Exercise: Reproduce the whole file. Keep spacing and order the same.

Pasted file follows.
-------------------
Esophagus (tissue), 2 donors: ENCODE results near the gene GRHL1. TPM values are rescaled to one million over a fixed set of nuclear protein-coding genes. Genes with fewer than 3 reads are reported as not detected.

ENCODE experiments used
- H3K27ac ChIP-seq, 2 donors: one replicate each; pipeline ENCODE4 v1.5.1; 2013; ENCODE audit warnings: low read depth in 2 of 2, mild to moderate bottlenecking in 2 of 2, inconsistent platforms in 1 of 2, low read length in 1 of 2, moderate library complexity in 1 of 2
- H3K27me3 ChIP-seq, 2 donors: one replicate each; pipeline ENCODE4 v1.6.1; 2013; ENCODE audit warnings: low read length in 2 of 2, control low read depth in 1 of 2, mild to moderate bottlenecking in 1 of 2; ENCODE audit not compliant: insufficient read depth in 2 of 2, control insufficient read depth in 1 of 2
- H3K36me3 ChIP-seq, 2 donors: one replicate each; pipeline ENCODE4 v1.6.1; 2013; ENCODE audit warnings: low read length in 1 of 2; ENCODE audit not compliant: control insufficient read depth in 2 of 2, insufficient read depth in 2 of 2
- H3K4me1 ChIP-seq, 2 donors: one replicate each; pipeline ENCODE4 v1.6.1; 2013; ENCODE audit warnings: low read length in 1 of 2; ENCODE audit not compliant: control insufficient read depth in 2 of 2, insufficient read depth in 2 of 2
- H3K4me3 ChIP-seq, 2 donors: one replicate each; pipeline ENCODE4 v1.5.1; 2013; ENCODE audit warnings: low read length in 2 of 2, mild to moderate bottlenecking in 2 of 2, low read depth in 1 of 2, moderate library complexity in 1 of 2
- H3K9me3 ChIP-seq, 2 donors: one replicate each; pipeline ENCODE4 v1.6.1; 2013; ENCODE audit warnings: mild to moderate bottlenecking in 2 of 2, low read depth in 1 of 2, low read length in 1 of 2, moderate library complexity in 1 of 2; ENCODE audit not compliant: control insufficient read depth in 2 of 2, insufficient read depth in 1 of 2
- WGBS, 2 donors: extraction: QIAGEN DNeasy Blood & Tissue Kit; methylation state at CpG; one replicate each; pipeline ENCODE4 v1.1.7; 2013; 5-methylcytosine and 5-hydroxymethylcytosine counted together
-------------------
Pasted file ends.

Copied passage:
Esophagus (tissue), 2 donors: ENCODE results near the gene GRHL1. TPM values are rescaled to one million over a fixed set of nuclear protein-coding genes. Genes with fewer than 3 reads are reported as not detected.

ENCODE experiments used
- H3K27ac ChIP-seq, 2 donors: one replicate each; pipeline ENCODE4 v1.5.1; 2013; ENCODE audit warnings: low read depth in 2 of 2, mild to moderate bottlenecking in 2 of 2, inconsistent platforms in 1 of 2, low read length in 1 of 2, moderate library complexity in 1 of 2
- H3K27me3 ChIP-seq, 2 donors: one replicate each; pipeline ENCODE4 v1.6.1; 2013; ENCODE audit warnings: low read length in 2 of 2, control low read depth in 1 of 2, mild to moderate bottlenecking in 1 of 2; ENCODE audit not compliant: insufficient read depth in 2 of 2, control insufficient read depth in 1 of 2
- H3K36me3 ChIP-seq, 2 donors: one replicate each; pipeline ENCODE4 v1.6.1; 2013; ENCODE audit warnings: low read length in 1 of 2; ENCODE audit not compliant: control insufficient read depth in 2 of 2, insufficient read depth in 2 of 2
- H3K4me1 ChIP-seq, 2 donors: one replicate each; pipeline ENCODE4 v1.6.1; 2013; ENCODE audit warnings: low read length in 1 of 2; ENCODE audit not compliant: control insufficient read depth in 2 of 2, insufficient read depth in 2 of 2
- H3K4me3 ChIP-seq, 2 donors: one replicate each; pipeline ENCODE4 v1.5.1; 2013; ENCODE audit warnings: low read length in 2 of 2, mild to moderate bottlenecking in 2 of 2, low read depth in 1 of 2, moderate library complexity in 1 of 2
- H3K9me3 ChIP-seq, 2 donors: one replicate each; pipeline ENCODE4 v1.6.1; 2013; ENCODE audit warnings: mild to moderate bottlenecking in 2 of 2, low read depth in 1 of 2, low read length in 1 of 2, moderate library complexity in 1 of 2; ENCODE audit not compliant: control insufficient read depth in 2 of 2, insufficient read depth in 1 of 2
- WGBS, 2 donors: extraction: QIAGEN DNeasy Blood & Tissue Kit; methylation state at CpG; one replicate each; pipeline ENCODE4 v1.1.7; 2013; 5-methylcytosine and 5-hydroxymethylcytosine counted together